Why do we wear wedding rings?
Today, wedding rings are a worn symbol of your commitment to another and any nuptials would seem incomplete without them. It’s not always been this way, however!
The origin began with Egyptian beliefs in the vena amores or ‘vein of love’ running from you heart to the fourth finger on the left hand, aka your ‘ring finger’. Wedding rings were worn as a sign of a binding pledge. The circular nature of a ring symbolises eternity with no beginning or end and the central space representing a gateway to the unknown.
When Alexander the Great conquered Egypt, the Greeks adopted this tradition of giving rings a symbol of devotion. When the Romans then conquered Greece, they picked up this tradition and began using iron and copper rings in marriage ceremonies. Gold rings then became more luxurious and sought after, showing the wealth of the giver.
In Medieval Europe, rubies were set into the gold to symbolise passion, sapphires symbolised the heavens and diamonds symbolised steadfast strength. The first recorded diamond wedding ring dated back to the early 1400’s when it was left by an English widow in her will.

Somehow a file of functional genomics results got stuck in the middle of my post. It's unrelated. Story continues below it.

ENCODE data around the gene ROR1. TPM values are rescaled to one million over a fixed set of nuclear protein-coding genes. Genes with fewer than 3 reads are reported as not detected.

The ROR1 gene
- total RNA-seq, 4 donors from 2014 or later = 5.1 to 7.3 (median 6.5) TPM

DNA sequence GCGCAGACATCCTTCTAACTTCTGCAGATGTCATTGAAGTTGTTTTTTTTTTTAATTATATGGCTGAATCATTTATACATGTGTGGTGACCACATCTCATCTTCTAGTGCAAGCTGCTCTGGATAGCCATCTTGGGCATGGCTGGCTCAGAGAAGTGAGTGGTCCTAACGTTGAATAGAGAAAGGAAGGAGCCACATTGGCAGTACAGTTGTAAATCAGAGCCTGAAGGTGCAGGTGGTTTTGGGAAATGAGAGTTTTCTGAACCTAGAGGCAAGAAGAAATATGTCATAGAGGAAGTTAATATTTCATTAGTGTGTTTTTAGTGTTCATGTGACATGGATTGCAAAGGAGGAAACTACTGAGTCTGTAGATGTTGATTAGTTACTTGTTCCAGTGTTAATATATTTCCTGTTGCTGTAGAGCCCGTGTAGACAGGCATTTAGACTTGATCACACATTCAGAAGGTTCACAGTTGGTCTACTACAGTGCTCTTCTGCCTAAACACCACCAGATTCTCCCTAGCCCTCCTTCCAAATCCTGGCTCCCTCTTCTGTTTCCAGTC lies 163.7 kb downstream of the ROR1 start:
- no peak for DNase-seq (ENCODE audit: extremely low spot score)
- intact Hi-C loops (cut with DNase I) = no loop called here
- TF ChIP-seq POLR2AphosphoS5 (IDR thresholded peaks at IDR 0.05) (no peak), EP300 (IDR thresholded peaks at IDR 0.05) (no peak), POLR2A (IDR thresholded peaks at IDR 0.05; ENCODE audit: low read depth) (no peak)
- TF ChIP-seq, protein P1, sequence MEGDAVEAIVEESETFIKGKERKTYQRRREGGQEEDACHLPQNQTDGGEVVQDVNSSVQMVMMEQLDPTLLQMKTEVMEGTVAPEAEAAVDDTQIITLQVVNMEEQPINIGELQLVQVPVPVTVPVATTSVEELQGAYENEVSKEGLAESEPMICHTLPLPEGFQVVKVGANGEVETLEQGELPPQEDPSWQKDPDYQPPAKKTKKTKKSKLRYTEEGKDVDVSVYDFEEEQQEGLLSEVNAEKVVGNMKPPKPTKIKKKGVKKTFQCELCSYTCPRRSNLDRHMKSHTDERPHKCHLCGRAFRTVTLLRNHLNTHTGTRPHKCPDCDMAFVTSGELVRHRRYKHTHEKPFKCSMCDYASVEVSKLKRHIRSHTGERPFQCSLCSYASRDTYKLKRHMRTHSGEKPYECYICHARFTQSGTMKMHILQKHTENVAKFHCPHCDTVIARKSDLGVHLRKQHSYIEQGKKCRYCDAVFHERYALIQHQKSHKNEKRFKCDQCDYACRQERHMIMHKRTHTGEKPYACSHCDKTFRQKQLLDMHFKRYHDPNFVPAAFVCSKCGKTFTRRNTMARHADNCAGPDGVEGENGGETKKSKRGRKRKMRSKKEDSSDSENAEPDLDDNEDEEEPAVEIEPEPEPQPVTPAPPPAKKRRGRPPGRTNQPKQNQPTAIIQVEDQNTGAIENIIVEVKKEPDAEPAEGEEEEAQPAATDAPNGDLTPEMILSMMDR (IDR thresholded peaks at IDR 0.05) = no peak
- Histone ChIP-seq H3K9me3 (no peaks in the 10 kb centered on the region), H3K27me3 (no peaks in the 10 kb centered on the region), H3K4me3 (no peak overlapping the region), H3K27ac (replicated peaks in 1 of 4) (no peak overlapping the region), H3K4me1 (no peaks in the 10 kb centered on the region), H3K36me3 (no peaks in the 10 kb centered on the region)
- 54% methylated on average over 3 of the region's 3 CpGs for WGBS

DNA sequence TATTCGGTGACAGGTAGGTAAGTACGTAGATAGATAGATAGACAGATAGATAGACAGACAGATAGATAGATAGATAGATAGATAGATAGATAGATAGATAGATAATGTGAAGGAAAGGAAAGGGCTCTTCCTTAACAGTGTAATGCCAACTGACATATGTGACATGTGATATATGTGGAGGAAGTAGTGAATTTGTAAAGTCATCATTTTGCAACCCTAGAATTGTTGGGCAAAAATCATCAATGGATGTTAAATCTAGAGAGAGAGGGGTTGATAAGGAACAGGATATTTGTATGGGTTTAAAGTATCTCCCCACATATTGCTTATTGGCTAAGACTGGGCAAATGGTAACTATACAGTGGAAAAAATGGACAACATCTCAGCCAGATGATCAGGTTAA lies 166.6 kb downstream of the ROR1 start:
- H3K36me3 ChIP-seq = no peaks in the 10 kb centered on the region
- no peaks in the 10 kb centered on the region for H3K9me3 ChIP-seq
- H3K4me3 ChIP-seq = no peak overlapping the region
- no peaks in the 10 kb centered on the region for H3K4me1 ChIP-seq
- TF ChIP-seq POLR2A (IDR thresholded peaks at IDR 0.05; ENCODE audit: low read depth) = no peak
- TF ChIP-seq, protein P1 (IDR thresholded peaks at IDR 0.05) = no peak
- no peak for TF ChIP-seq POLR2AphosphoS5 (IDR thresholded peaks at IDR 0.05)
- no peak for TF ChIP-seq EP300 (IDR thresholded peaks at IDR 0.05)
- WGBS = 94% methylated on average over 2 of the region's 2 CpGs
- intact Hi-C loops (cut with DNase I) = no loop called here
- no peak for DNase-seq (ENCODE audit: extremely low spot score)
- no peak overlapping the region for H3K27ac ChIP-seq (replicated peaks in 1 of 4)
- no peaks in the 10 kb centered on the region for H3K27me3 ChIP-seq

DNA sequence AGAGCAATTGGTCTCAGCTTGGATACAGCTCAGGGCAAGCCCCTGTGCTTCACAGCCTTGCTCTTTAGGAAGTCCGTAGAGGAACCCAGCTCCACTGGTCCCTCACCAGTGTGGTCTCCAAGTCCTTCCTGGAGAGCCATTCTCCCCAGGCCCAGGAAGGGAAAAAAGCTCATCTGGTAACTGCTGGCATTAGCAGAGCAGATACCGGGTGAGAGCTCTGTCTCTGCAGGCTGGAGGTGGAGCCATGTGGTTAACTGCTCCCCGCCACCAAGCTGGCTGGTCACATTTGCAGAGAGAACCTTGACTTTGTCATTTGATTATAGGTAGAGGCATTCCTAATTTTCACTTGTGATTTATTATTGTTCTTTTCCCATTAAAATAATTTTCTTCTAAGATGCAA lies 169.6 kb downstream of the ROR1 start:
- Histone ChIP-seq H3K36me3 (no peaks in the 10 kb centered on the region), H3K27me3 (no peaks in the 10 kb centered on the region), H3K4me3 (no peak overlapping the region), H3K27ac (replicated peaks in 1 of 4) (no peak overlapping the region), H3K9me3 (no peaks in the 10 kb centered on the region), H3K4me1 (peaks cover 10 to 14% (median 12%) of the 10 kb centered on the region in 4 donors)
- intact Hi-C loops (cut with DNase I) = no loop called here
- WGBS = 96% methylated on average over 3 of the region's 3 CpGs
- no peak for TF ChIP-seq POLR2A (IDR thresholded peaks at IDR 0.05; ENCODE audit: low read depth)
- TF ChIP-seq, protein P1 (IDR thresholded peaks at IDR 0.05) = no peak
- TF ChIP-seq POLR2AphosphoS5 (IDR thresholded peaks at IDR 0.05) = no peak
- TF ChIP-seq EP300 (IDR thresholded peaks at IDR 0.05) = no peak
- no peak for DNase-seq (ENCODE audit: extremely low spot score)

A wedding used to become official just at the exchange of the rings, which made them the official symbol and marker of your marital status. Men’s wedding rings however, are more recent. They only started to catch on in WWII, worn by British and American Soldiers to remember their wives back home.
Now, wedding rings come in a plethora of styles, metals and sizes with white gold plain and diamond-set bands being our most popular options. They have evolved past simply a symbol betrothal with bespoke craftsmanship, wedding rings in shapes to fit around the engagement ring. Style, individuality and and partnership are the current representations in western countries, being a staple at any ceremony whilst adding some extra sparkle to your wardrobe.